The reserve also has three picnic areas, perfect for laying out your picnic rug.

Top tip: Toilets are provided at both the north-western and south-eastern carparks.

5. South Para Reservoir

10 South Australian reservoir reserves that are now open to the public

South Para Reservoir Reserve is minutes away from Williamstown, south of the Barossa Valley, and is the second-largest reservoir in SA.

Bring along your mountain bike or hiking boots and follow the network of trails to explore the beautiful surrounds of the reservoir, or take to the water with your kayak or canoe for a short meander or a full-day adventure.

With a recreational fishing permit in hand you can cast your line out from the shoreline in the fishing zone, or on the water from your kayak or canoe. The reservoir is stocked with Murray cod (catch and release), golden perch and silver perch.

Top tip: Make a day of it. There are two picnic areas, and one has toilet facilities, so there’s no need to rush home.

6. Beetaloo Reservoir

10 South Australian reservoir reserves that are now open to the public

Beetaloo Reservoir, the state’s smallest reservoir, is east of Port Pirie in the southern Flinders Ranges.

It offers shore-based fishing and is stocked with golden perch, silver perch and Murray cod. Once again, you’ll need a recreational fishing permit if you intend to fish.

There’s a sheltered picnic area with barbeque facilities, and lots of birdlife to enjoy.

Top tip: Beetaloo Reservoir is not open all year round, so check access details before you go.

7. Mount Bold Reservoir

10 South Australian reservoir reserves that are now open to the public

Mount Bold Reservoir is about 40 km south of Adelaide. It’s the largest reservoir in South Australia, and the reserve is surrounded by more than 5,500 ha of land.

The area is mainly covered with stringybark woodland, but also has manna gum woodland, swamps and creeks.

More than 160 native animals live in the area, including the southern brown bandicoot.

Head to the lookout to enjoy the views of the impressive dam wall.

Top tip: In case you’re wondering, there are also toilet facilities at this site.

8. Barossa Reservoir

10 South Australian reservoir reserves that are now open to the public

The Barossa Reservoir is a popular tourist destination north of Adelaide, just an hour’s drive from the city.

It’s close to Williamstown and Gawler, just south of the Barossa Valley, and is famous for its Whispering Wall – the unusual acoustic phenomenon created by the shape and location of the dam wall.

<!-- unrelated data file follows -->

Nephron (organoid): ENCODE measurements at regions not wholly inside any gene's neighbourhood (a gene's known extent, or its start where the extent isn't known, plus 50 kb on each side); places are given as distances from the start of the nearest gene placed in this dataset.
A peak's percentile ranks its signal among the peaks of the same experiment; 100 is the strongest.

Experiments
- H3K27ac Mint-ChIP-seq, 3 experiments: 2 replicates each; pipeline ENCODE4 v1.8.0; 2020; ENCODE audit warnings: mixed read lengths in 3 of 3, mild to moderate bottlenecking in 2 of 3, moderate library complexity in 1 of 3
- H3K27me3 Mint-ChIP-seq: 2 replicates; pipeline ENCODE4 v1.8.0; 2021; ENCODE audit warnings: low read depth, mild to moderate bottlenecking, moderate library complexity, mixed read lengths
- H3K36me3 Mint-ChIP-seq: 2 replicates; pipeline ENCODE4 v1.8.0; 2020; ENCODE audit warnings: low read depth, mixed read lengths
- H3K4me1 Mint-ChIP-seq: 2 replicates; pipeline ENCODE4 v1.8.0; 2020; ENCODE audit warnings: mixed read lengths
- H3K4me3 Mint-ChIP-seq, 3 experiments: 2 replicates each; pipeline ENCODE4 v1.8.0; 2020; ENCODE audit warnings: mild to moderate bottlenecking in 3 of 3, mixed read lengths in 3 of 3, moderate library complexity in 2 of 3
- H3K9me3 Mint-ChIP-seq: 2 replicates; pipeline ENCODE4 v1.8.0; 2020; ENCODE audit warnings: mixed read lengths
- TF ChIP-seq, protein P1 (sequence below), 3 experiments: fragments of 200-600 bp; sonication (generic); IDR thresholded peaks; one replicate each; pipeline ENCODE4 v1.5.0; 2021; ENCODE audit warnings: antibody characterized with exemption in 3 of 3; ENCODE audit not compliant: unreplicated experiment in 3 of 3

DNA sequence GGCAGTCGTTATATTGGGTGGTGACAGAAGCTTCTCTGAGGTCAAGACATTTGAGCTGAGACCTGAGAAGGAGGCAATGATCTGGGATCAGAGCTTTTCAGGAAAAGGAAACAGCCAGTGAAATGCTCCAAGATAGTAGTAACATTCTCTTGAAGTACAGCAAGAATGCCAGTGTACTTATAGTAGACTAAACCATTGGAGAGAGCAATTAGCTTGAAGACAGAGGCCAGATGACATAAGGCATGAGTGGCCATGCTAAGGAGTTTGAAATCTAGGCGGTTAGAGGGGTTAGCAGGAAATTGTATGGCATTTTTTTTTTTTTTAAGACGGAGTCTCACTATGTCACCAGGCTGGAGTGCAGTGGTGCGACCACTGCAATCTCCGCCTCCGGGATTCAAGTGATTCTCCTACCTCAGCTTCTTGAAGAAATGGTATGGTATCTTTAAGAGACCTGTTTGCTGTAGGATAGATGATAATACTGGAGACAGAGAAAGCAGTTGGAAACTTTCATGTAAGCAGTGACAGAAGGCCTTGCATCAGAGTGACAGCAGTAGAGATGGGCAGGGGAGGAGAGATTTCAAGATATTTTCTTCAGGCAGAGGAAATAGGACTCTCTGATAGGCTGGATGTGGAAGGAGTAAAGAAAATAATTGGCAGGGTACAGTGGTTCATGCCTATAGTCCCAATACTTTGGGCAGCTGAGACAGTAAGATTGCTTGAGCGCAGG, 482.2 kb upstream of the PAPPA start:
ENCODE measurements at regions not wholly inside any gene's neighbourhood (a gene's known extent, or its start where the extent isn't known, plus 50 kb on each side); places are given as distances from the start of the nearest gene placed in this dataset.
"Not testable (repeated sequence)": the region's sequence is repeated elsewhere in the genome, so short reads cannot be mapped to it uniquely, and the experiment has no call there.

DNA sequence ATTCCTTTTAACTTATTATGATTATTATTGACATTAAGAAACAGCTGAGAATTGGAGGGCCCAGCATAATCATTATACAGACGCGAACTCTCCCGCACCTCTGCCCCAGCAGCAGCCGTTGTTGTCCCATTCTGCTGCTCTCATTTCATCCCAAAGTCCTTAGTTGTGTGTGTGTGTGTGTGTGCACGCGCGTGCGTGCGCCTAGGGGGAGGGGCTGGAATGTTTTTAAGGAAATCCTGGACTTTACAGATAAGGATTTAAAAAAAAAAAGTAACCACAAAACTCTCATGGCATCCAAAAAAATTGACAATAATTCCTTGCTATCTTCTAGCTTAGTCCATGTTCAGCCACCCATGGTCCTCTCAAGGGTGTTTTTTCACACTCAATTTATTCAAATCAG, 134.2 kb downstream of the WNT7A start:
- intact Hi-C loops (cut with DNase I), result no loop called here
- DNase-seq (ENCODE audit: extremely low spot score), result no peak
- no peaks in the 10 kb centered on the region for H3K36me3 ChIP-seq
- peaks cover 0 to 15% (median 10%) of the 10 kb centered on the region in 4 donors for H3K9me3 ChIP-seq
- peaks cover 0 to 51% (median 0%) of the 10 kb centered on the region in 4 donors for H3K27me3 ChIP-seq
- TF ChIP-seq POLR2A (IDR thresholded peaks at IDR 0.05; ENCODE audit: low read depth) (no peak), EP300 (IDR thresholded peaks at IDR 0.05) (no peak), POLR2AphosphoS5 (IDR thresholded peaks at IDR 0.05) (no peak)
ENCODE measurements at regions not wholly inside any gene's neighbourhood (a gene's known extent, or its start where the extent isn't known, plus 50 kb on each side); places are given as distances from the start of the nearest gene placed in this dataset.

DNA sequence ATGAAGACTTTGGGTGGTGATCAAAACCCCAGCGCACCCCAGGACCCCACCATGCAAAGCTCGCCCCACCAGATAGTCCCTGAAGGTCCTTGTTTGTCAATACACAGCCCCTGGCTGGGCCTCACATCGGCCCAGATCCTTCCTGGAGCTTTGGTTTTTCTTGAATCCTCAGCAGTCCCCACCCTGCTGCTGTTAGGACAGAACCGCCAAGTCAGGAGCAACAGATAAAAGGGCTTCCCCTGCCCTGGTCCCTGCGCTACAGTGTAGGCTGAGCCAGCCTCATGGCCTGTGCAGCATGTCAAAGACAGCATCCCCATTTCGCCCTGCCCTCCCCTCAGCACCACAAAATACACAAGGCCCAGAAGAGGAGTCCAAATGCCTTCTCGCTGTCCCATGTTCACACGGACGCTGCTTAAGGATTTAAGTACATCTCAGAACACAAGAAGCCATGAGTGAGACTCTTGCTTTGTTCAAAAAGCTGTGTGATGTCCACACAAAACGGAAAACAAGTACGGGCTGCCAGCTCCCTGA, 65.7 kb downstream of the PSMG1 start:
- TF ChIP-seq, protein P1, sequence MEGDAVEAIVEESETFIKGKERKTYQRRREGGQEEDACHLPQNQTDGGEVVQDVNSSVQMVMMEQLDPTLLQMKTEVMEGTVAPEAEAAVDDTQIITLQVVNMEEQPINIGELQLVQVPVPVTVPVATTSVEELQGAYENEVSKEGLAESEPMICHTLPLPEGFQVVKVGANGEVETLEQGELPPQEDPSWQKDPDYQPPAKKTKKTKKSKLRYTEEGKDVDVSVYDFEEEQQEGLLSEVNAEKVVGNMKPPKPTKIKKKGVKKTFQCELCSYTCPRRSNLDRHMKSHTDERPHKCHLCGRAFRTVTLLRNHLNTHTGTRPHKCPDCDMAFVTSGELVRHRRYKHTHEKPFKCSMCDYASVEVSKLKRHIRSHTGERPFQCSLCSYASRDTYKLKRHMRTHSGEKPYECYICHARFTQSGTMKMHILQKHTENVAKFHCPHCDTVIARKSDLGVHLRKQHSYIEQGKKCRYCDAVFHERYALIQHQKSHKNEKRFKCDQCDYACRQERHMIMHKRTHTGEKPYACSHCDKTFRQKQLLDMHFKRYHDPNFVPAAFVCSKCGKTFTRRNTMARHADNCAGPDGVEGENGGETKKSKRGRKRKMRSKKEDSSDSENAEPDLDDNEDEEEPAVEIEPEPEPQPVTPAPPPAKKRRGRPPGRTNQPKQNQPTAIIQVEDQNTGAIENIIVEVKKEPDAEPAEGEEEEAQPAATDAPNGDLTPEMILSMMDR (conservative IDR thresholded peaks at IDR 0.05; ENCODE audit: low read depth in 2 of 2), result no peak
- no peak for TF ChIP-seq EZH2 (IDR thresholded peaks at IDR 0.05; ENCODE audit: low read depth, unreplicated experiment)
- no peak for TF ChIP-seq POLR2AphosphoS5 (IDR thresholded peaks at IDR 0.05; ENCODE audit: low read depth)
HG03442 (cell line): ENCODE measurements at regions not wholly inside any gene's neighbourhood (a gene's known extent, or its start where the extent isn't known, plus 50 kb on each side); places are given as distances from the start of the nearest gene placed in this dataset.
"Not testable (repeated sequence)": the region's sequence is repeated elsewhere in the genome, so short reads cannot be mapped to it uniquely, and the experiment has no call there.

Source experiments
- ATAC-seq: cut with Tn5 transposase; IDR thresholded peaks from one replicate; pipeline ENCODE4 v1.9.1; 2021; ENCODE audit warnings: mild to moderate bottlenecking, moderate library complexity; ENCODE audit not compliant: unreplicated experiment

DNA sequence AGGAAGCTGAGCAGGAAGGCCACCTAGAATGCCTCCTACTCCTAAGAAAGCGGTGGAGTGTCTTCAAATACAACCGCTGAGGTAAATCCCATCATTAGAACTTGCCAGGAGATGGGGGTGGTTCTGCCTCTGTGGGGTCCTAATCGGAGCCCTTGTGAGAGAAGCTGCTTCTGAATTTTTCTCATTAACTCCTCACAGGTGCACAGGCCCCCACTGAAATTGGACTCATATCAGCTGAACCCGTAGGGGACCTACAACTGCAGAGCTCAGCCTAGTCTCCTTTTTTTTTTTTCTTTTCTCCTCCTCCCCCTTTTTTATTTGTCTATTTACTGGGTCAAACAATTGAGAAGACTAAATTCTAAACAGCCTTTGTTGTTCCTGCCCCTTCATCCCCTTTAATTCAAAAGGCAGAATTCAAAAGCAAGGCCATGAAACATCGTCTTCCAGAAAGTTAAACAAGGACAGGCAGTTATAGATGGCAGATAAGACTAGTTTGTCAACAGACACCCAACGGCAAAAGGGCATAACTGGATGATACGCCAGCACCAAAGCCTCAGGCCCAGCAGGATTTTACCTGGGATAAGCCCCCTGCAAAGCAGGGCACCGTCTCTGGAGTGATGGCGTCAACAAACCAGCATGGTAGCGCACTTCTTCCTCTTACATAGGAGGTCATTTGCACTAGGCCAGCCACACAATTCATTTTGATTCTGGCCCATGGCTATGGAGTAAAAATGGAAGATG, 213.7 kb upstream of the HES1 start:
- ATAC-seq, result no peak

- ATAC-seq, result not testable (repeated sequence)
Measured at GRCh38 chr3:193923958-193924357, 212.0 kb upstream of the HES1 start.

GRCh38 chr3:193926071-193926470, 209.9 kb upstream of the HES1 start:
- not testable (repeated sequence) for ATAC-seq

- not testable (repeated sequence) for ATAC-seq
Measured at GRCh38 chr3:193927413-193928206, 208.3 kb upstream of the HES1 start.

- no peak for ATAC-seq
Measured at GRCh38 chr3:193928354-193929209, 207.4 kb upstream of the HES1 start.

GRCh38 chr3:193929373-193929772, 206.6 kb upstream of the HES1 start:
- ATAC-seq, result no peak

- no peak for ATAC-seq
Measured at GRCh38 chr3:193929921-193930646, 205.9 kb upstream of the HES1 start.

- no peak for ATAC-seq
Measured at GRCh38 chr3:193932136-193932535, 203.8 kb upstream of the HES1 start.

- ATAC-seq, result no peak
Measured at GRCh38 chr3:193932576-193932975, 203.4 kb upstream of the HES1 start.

Sounds and voices, even a whisper, carry from one end of the wall to the other.

Top tip: Pack a picnic and take a secret to whisper to someone on the far side of the dam. The kids will love this.

9. Tod River Reservoir

10 South Australian reservoir reserves that are now open to the public

The Tod River Reservoir is 27 km north of Port Lincoln on the Eyre Peninsula.

It’s an ideal spot for a barbeque picnic and a hit of tennis on the court, and you can also enjoy the view from the dam wall lookout.

Top tip: Visit the local history museum that tells the story of water services in the area.

10. Bundaleer Reservoir

10 South Australian reservoir reserves that are now open to the public

Bundaleer Reservoir, near Spalding in the southern Flinders Ranges, is a great spot to go fishing as it’s stocked with golden perch, silver perch, Murray cod, rainbow trout and brown trout.

With a recreational fishing permit, you can drop a line in from the shoreline inside the fishing zone.

Top tip: Don’t give the fish all your attention – this area is also fantastic for birdwatching.

Thinking of visiting?

Reservoir reserves have set opening and closing hours, so keep that in mind when planning your visit.

It’s also important to note that reservoir reserves are closed on days of total fire danger and on Christmas Day.

So make sure you check access details and opening hours for each site before you head off, as some reservoirs are not open all year round.

Would you like some other ideas for how and where to spend time in nature? Read our stories about where to go whale-watching, national parks you can get to using Adelaide’s public transport, or for more of a getaway, 5 perfect parks for a winter escape.

This story was originally posted in June 2019 and has been updated with new content as more reservoir reserves open up for your enjoyment.